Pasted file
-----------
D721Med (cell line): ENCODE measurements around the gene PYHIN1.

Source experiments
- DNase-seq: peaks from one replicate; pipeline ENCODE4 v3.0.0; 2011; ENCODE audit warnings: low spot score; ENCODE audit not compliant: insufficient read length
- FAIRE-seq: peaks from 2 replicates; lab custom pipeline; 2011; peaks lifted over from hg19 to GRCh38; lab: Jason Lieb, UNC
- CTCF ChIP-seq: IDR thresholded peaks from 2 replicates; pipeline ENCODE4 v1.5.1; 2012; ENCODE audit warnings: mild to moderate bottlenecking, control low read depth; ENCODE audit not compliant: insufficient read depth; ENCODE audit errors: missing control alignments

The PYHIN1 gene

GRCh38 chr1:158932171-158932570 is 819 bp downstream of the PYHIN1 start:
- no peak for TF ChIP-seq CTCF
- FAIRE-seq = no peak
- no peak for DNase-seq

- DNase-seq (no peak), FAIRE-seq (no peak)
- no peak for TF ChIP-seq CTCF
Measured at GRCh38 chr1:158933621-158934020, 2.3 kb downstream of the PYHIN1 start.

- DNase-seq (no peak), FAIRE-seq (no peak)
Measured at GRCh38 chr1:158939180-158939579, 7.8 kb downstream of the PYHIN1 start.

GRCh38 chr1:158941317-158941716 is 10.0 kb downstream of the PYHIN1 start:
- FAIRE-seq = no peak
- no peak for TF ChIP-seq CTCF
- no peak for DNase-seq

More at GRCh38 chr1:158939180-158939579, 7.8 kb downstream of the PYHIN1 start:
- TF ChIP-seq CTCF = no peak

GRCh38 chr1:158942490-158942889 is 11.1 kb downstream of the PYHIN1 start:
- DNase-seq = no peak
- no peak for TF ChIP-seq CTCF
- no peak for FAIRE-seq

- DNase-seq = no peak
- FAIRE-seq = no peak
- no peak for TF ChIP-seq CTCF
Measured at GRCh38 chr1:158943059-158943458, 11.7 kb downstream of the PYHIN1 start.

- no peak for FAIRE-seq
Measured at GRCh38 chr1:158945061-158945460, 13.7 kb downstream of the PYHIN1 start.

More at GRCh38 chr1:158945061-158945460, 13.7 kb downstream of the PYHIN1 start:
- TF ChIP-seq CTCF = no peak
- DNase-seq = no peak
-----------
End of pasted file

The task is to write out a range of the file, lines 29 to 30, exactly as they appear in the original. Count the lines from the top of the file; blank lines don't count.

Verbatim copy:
Measured at GRCh38 chr1:158943059-158943458, 11.7 kb downstream of the PYHIN1 start.

- no peak for FAIRE-seq